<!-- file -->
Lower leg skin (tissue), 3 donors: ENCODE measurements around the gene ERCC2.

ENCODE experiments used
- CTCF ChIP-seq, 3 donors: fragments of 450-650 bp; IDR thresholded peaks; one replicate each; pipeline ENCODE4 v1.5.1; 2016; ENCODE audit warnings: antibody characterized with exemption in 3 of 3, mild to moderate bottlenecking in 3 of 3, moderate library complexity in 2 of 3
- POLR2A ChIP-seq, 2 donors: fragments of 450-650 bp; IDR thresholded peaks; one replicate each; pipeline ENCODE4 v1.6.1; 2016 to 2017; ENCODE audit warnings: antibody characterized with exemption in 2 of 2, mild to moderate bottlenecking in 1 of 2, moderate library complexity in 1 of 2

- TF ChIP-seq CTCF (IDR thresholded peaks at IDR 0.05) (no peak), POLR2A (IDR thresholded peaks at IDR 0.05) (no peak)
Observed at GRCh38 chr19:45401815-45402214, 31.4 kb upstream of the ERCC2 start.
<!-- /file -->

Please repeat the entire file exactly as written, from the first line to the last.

Lower leg skin (tissue), 3 donors: ENCODE measurements around the gene ERCC2.

ENCODE experiments used
- CTCF ChIP-seq, 3 donors: fragments of 450-650 bp; IDR thresholded peaks; one replicate each; pipeline ENCODE4 v1.5.1; 2016; ENCODE audit warnings: antibody characterized with exemption in 3 of 3, mild to moderate bottlenecking in 3 of 3, moderate library complexity in 2 of 3
- POLR2A ChIP-seq, 2 donors: fragments of 450-650 bp; IDR thresholded peaks; one replicate each; pipeline ENCODE4 v1.6.1; 2016 to 2017; ENCODE audit warnings: antibody characterized with exemption in 2 of 2, mild to moderate bottlenecking in 1 of 2, moderate library complexity in 1 of 2

- TF ChIP-seq CTCF (IDR thresholded peaks at IDR 0.05) (no peak), POLR2A (IDR thresholded peaks at IDR 0.05) (no peak)
Observed at GRCh38 chr19:45401815-45402214, 31.4 kb upstream of the ERCC2 start.